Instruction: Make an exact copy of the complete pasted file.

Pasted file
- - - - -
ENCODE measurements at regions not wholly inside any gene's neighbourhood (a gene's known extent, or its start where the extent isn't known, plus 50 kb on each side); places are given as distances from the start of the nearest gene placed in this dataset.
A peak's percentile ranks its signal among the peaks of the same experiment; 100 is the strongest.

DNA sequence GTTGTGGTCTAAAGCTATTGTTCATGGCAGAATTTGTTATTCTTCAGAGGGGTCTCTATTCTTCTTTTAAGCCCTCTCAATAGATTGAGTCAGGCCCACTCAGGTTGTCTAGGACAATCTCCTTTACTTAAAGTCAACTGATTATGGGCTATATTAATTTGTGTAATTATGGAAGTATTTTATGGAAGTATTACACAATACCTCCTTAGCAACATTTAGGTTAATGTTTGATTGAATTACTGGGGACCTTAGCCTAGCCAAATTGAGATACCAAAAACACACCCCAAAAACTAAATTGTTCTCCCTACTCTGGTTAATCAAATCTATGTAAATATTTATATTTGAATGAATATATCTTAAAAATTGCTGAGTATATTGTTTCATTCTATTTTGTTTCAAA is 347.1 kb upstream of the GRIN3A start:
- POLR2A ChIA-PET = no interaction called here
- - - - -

ENCODE measurements at regions not wholly inside any gene's neighbourhood (a gene's known extent, or its start where the extent isn't known, plus 50 kb on each side); places are given as distances from the start of the nearest gene placed in this dataset.
A peak's percentile ranks its signal among the peaks of the same experiment; 100 is the strongest.

DNA sequence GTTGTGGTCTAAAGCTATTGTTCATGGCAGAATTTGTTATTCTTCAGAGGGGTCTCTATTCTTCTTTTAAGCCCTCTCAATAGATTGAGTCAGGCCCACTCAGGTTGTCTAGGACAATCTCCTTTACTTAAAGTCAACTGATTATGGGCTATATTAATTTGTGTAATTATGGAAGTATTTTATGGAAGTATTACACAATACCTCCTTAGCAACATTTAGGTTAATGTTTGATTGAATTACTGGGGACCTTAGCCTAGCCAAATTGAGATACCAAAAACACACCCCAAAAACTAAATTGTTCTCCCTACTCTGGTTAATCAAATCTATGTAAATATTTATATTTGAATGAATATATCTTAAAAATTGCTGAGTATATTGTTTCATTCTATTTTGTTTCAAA is 347.1 kb upstream of the GRIN3A start:
- POLR2A ChIA-PET = no interaction called here